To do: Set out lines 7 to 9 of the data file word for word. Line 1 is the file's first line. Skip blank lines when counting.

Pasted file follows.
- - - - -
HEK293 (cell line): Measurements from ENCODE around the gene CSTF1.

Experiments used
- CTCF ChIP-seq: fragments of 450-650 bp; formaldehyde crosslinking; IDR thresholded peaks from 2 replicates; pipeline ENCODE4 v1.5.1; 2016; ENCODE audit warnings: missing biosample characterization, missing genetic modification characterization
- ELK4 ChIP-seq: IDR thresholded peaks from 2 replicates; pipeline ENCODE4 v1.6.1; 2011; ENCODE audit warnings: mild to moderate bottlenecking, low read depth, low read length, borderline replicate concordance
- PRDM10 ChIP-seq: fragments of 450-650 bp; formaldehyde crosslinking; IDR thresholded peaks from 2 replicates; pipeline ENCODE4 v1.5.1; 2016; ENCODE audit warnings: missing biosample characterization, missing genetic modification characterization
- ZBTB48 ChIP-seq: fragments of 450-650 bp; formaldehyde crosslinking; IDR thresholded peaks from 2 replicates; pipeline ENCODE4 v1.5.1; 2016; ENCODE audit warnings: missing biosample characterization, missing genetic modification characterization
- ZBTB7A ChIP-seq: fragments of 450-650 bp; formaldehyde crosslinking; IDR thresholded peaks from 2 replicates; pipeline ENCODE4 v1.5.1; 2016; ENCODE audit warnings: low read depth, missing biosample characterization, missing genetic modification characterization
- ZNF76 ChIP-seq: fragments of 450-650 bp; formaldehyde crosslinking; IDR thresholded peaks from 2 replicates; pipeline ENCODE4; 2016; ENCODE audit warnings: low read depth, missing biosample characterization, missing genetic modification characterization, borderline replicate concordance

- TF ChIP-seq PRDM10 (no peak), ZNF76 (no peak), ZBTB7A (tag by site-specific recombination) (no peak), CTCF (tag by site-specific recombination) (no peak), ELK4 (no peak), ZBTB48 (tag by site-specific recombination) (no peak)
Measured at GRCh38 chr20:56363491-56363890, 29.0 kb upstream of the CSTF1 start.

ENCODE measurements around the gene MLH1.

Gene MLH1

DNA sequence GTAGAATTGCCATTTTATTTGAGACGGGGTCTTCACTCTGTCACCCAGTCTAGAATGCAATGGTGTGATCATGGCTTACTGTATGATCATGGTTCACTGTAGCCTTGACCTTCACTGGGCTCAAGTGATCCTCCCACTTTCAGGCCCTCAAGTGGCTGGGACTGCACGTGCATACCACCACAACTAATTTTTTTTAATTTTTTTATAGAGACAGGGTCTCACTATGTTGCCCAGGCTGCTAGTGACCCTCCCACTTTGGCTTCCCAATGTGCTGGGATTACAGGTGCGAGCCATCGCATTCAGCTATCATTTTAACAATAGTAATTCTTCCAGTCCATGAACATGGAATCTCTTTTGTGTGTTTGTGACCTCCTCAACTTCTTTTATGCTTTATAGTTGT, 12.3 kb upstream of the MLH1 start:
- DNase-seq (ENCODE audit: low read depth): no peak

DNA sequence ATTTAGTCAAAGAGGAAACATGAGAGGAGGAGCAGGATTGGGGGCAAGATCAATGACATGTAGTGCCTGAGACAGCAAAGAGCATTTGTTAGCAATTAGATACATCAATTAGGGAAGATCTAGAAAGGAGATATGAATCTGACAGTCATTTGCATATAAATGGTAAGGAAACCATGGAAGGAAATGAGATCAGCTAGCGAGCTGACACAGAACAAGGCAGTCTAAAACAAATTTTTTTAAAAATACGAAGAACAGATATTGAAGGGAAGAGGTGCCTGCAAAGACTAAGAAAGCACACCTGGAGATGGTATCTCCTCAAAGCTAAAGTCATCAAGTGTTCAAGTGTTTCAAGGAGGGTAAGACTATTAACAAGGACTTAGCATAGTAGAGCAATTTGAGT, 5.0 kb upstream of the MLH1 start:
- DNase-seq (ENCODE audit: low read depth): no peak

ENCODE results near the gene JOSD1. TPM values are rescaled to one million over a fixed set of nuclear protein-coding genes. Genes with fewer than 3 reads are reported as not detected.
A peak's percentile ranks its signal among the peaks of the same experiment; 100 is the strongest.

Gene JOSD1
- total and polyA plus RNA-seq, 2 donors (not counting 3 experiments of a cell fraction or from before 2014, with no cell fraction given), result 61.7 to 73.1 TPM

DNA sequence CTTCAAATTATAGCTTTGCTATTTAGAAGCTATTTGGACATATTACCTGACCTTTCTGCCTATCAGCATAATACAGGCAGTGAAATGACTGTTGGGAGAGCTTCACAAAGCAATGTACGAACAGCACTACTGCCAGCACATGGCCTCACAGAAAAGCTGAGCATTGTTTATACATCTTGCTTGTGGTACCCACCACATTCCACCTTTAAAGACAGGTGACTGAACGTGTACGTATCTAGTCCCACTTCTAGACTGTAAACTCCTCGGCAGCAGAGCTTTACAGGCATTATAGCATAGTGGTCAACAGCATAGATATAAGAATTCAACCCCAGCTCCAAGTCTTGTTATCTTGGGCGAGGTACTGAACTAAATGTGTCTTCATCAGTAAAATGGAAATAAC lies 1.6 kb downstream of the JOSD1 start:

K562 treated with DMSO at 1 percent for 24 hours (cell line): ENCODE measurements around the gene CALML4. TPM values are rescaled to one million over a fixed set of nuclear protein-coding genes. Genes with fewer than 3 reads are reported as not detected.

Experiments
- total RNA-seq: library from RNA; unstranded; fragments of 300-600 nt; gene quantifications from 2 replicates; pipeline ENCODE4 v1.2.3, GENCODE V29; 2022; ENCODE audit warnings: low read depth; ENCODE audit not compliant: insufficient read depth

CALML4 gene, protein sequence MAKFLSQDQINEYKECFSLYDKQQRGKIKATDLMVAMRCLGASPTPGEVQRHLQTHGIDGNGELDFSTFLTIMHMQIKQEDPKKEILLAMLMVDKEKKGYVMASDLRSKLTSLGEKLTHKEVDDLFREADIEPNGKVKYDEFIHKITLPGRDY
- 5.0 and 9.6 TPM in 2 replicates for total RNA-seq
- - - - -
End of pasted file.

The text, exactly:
- ZBTB7A ChIP-seq: fragments of 450-650 bp; formaldehyde crosslinking; IDR thresholded peaks from 2 replicates; pipeline ENCODE4 v1.5.1; 2016; ENCODE audit warnings: low read depth, missing biosample characterization, missing genetic modification characterization
- ZNF76 ChIP-seq: fragments of 450-650 bp; formaldehyde crosslinking; IDR thresholded peaks from 2 replicates; pipeline ENCODE4; 2016; ENCODE audit warnings: low read depth, missing biosample characterization, missing genetic modification characterization, borderline replicate concordance

- TF ChIP-seq PRDM10 (no peak), ZNF76 (no peak), ZBTB7A (tag by site-specific recombination) (no peak), CTCF (tag by site-specific recombination) (no peak), ELK4 (no peak), ZBTB48 (tag by site-specific recombination) (no peak)